CBH upgrades take shape
CBH is midway through its biggest permanent grain-storage upgrades program in history, kickstarting $150 million worth of work at nine sites across its five port zones.
The 800,000-tonne storage upgrade program was announced in February, just weeks after WA’s second-biggest ever harvest wrapped up.
It marks the second phase in a plan to install 1.45 million tonnes of new permanent storage in two years, after 650,000 tonnes were installed ahead of the last harvest.
CBH senior project manager Nathan Hayes said the company broke ground almost immediately, with sod turning in April.
Works include significant storage upgrades at Broomehill, Lake Grace, Gairdner, Dowerin, McLevie, Wickepin, Narngulu, Cranbrook and Dulyalbin, ranging from 46,800 to 236,000 tonnes.
A range of inloading and outloading equipment will also be installed, with the aim of reducing bottlenecks at harvest.
The Narngulu site in the Geraldton Port Zone is a new one for CBH, with plans to create a 180,000-tonne facility to service growers now becoming a reality.
Mr Hayes said CBH was on track to finish the upgrades by the 2019–2020 harvest. CBH originally pegged works to be completed by September. “Safety is our No.1 priority and due to the variance in size and complexity of each parcel of work, some sites will finish sooner than others,” he said.
“Weather conditions will also impact the delivery of these projects.”
The final two contracts for the expansion projects were announced this month.
Valmac has been awarded the contract to add 96,000 tonnes of storage to the Wickepin bin, while Georgiou Group scooped its second contract as part of the CBH upgrades when it was announced as the successful tenderer for a 60,000 tonne upgrade at the Dulyalbin bin, just a few months after it was awarded the contract to upgrade 152,000 tonnes at Cranbrook.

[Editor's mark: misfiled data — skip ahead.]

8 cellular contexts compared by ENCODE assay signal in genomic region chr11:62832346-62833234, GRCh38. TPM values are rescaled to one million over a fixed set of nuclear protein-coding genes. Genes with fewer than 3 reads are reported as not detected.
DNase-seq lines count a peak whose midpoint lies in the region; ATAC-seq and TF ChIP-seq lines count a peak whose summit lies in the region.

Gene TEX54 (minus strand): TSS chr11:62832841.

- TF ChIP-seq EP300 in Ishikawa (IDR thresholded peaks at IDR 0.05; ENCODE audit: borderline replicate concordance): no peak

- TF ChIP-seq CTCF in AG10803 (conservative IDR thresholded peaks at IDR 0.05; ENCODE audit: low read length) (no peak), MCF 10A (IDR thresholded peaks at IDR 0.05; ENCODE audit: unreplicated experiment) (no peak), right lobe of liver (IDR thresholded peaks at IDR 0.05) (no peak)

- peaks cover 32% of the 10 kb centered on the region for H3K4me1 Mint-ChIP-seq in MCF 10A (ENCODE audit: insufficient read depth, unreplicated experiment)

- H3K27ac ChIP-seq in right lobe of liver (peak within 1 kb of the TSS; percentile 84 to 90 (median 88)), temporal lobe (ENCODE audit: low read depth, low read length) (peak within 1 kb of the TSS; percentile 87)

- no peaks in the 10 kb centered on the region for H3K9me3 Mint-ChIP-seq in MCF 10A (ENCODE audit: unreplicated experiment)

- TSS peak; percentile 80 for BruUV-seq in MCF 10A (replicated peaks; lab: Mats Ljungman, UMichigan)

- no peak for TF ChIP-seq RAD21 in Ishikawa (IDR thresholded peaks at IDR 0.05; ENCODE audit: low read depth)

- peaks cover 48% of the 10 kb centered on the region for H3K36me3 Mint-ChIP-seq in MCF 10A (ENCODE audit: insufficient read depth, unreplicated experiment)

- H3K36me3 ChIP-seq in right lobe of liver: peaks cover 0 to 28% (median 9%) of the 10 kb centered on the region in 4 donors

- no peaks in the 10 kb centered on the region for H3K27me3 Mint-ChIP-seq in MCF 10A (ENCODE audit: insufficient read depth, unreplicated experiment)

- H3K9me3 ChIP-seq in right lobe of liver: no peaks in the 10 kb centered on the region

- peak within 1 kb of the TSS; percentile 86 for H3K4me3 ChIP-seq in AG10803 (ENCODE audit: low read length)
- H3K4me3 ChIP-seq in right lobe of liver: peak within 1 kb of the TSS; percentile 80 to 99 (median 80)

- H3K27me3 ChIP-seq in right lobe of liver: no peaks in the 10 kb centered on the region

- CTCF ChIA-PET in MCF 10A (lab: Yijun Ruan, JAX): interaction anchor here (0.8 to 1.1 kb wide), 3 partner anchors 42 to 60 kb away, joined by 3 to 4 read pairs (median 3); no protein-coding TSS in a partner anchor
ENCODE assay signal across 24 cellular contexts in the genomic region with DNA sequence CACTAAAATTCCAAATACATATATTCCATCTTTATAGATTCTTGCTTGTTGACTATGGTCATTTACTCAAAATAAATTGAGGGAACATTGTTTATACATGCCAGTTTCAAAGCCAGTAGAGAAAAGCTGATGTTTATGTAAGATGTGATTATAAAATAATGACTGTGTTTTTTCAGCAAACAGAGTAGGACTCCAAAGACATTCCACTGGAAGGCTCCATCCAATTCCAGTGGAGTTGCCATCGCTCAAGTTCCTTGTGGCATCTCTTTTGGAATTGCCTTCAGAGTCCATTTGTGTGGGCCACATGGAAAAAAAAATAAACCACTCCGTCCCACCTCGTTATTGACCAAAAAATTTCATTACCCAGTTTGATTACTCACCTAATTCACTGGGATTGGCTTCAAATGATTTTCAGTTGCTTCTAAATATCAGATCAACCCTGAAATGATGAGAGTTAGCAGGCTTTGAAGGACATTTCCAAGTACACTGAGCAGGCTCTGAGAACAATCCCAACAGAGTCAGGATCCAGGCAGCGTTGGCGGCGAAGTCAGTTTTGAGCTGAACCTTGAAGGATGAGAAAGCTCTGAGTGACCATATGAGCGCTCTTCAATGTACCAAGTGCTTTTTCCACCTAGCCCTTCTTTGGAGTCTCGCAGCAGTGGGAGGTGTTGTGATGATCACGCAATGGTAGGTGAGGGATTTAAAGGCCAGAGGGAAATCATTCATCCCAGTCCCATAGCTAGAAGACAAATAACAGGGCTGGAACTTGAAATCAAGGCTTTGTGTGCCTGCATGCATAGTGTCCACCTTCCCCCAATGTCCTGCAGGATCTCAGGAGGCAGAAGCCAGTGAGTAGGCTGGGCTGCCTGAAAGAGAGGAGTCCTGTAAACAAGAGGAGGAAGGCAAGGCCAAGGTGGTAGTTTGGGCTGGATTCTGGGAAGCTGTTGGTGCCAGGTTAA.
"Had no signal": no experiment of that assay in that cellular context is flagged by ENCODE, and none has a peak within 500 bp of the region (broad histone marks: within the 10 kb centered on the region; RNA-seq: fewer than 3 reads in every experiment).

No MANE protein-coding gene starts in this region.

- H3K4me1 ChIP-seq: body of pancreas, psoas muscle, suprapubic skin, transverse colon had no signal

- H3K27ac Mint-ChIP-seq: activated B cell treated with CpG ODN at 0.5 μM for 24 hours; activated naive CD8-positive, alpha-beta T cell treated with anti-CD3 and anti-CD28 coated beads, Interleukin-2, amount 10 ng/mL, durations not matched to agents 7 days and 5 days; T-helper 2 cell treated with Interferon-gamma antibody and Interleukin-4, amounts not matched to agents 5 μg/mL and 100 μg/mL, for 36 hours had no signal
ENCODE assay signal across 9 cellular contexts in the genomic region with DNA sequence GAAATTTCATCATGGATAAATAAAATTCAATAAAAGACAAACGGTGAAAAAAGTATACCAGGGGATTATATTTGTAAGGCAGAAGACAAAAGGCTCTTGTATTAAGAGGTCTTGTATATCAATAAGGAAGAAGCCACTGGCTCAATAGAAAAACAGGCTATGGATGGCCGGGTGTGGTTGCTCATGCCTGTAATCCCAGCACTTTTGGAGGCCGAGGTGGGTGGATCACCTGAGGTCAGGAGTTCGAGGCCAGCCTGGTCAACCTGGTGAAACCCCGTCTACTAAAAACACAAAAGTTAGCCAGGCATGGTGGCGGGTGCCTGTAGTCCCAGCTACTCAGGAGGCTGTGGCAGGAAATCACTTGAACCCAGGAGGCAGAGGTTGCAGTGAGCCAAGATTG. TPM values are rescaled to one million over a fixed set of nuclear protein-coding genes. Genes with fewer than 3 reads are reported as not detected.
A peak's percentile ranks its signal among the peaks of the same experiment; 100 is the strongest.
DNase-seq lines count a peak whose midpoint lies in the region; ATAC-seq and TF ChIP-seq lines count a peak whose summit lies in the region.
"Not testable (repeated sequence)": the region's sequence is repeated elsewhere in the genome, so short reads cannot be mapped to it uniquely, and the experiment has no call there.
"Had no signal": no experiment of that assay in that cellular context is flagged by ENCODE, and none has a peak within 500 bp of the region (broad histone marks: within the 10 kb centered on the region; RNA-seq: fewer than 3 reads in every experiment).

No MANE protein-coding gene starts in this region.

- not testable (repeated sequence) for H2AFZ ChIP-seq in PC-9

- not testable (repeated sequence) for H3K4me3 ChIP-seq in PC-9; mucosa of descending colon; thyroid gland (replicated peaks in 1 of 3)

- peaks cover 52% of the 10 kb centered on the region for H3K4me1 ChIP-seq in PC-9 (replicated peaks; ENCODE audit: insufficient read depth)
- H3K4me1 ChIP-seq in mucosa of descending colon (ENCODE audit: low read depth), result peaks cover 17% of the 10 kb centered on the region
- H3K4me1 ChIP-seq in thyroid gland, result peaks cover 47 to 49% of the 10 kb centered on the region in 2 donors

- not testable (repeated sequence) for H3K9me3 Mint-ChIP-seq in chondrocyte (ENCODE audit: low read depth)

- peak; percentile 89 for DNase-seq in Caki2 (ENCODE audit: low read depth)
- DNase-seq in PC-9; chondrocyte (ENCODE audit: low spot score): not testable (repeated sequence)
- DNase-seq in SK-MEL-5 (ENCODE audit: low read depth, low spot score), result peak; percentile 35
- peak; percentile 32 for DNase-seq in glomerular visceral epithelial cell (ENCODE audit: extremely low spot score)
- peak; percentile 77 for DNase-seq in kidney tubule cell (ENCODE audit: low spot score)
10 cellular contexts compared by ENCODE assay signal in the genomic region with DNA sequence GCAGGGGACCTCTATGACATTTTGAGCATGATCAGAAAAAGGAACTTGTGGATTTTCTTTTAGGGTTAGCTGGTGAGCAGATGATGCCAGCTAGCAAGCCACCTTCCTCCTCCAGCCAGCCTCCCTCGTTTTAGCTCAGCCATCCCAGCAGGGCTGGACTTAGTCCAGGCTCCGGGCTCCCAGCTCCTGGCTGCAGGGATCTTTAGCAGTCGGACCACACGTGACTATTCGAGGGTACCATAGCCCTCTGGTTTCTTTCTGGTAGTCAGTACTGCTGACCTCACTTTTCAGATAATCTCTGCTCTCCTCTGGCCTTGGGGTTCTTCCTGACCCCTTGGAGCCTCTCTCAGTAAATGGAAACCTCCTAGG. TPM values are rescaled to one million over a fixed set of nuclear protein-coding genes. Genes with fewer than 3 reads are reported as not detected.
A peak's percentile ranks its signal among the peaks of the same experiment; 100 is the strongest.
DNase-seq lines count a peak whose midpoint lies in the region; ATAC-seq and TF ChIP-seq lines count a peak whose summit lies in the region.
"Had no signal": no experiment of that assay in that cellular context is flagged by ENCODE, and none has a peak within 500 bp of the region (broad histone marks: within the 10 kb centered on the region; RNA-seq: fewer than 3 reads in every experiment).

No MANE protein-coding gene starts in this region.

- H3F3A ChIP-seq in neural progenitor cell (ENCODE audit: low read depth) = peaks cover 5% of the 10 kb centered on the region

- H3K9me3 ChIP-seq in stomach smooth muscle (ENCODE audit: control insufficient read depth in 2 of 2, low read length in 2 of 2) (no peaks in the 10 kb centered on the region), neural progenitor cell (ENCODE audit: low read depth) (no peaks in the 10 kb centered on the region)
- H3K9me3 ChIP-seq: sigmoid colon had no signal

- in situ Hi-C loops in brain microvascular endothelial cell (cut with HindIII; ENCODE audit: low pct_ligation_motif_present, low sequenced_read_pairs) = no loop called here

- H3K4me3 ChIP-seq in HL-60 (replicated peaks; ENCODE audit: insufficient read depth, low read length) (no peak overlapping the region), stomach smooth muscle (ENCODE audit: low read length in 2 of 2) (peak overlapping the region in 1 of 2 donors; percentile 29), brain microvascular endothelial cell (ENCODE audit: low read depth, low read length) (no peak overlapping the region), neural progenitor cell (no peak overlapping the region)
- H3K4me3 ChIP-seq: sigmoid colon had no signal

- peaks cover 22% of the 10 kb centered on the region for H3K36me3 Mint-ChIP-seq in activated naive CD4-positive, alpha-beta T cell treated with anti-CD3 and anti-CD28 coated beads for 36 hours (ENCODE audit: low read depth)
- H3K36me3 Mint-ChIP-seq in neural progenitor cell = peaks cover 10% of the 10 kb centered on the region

Earlier this year, CBH also announced WPC Civil had been awarded the contract to install 77,400 tonnes of storage at Broomehill, 84,000 at Lake Grace and 46,800 at Gairdner.
WBHO Infrastructure was chosen to install 246,000 tonnes at McLevie, 120,000 tonnes at Dowerin West and 180,000 at Narngulu.
WA grain growers delivered a bumper 16.4 million tonnes into CBH’s network last harvest, which was WA’s second-biggest and most valuable crop on record.
The current works mark the construction phase of CBH’s $750 million Network Strategy, which was announced in 2016 and included a plan to create “100 super bins” in WA. CBH has spruiked the strategy as a way to focus its attention on the 100 grain-receival sites that receive 90 per cent of the State’s average crop.
Get the latest news from thewest.com.au in your inbox.
Sign up for our emails